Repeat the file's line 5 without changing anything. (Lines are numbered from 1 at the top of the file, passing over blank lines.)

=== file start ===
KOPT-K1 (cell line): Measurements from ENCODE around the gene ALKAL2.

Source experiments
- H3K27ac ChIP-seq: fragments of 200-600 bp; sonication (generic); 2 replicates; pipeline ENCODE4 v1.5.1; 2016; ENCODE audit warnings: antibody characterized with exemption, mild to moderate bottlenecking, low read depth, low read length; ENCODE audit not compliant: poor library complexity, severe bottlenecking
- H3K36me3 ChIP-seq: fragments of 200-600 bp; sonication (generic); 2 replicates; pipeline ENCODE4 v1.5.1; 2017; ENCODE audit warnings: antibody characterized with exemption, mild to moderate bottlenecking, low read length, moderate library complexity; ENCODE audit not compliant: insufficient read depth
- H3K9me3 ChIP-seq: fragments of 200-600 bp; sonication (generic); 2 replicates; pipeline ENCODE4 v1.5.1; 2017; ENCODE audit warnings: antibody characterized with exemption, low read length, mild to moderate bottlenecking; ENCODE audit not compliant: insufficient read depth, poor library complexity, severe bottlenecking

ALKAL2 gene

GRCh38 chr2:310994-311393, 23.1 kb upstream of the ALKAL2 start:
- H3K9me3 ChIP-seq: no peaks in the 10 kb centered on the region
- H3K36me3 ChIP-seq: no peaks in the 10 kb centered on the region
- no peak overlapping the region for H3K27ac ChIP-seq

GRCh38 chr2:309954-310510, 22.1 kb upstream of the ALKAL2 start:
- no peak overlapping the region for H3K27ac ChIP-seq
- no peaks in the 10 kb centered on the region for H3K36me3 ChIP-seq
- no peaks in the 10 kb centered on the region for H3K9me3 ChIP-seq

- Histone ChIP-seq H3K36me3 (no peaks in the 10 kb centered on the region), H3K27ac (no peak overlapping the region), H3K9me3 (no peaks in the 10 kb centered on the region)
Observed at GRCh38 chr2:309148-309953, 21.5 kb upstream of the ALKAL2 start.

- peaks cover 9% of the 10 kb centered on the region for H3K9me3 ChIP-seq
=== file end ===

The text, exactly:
- H3K9me3 ChIP-seq: fragments of 200-600 bp; sonication (generic); 2 replicates; pipeline ENCODE4 v1.5.1; 2017; ENCODE audit warnings: antibody characterized with exemption, low read length, mild to moderate bottlenecking; ENCODE audit not compliant: insufficient read depth, poor library complexity, severe bottlenecking